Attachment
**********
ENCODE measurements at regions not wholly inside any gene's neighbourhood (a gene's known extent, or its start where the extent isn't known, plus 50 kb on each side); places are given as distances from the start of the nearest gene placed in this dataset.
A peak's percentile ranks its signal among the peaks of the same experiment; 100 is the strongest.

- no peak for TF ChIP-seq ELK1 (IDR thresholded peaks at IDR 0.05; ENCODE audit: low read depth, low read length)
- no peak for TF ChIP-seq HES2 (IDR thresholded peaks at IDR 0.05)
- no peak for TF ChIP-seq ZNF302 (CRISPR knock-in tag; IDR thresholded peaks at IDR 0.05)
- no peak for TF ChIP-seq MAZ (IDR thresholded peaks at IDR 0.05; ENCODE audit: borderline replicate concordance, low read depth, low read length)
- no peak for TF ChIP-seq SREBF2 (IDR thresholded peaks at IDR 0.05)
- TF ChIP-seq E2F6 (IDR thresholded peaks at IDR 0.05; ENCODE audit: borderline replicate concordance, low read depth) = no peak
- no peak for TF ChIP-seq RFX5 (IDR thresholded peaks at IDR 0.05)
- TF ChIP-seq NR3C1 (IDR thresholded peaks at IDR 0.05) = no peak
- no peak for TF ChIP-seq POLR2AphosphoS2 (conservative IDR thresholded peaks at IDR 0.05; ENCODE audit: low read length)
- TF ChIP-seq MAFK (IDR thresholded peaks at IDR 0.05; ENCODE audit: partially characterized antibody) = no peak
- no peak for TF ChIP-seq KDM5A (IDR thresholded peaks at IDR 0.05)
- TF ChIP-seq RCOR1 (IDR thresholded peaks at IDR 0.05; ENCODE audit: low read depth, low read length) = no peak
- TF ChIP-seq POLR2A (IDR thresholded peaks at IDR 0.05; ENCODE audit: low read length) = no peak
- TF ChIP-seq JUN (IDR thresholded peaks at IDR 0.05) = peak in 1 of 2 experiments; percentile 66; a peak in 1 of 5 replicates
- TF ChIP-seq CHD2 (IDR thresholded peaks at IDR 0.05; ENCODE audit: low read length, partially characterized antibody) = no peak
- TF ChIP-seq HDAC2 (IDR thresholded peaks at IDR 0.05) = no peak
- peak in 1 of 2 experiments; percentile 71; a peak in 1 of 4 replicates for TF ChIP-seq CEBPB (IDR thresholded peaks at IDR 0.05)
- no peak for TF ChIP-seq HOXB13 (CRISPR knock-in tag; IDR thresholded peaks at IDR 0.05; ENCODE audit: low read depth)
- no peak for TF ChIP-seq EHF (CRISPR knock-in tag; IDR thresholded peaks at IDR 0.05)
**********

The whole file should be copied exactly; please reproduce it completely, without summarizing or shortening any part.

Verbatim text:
ENCODE measurements at regions not wholly inside any gene's neighbourhood (a gene's known extent, or its start where the extent isn't known, plus 50 kb on each side); places are given as distances from the start of the nearest gene placed in this dataset.
A peak's percentile ranks its signal among the peaks of the same experiment; 100 is the strongest.

- no peak for TF ChIP-seq ELK1 (IDR thresholded peaks at IDR 0.05; ENCODE audit: low read depth, low read length)
- no peak for TF ChIP-seq HES2 (IDR thresholded peaks at IDR 0.05)
- no peak for TF ChIP-seq ZNF302 (CRISPR knock-in tag; IDR thresholded peaks at IDR 0.05)
- no peak for TF ChIP-seq MAZ (IDR thresholded peaks at IDR 0.05; ENCODE audit: borderline replicate concordance, low read depth, low read length)
- no peak for TF ChIP-seq SREBF2 (IDR thresholded peaks at IDR 0.05)
- TF ChIP-seq E2F6 (IDR thresholded peaks at IDR 0.05; ENCODE audit: borderline replicate concordance, low read depth) = no peak
- no peak for TF ChIP-seq RFX5 (IDR thresholded peaks at IDR 0.05)
- TF ChIP-seq NR3C1 (IDR thresholded peaks at IDR 0.05) = no peak
- no peak for TF ChIP-seq POLR2AphosphoS2 (conservative IDR thresholded peaks at IDR 0.05; ENCODE audit: low read length)
- TF ChIP-seq MAFK (IDR thresholded peaks at IDR 0.05; ENCODE audit: partially characterized antibody) = no peak
- no peak for TF ChIP-seq KDM5A (IDR thresholded peaks at IDR 0.05)
- TF ChIP-seq RCOR1 (IDR thresholded peaks at IDR 0.05; ENCODE audit: low read depth, low read length) = no peak
- TF ChIP-seq POLR2A (IDR thresholded peaks at IDR 0.05; ENCODE audit: low read length) = no peak
- TF ChIP-seq JUN (IDR thresholded peaks at IDR 0.05) = peak in 1 of 2 experiments; percentile 66; a peak in 1 of 5 replicates
- TF ChIP-seq CHD2 (IDR thresholded peaks at IDR 0.05; ENCODE audit: low read length, partially characterized antibody) = no peak
- TF ChIP-seq HDAC2 (IDR thresholded peaks at IDR 0.05) = no peak
- peak in 1 of 2 experiments; percentile 71; a peak in 1 of 4 replicates for TF ChIP-seq CEBPB (IDR thresholded peaks at IDR 0.05)
- no peak for TF ChIP-seq HOXB13 (CRISPR knock-in tag; IDR thresholded peaks at IDR 0.05; ENCODE audit: low read depth)
- no peak for TF ChIP-seq EHF (CRISPR knock-in tag; IDR thresholded peaks at IDR 0.05)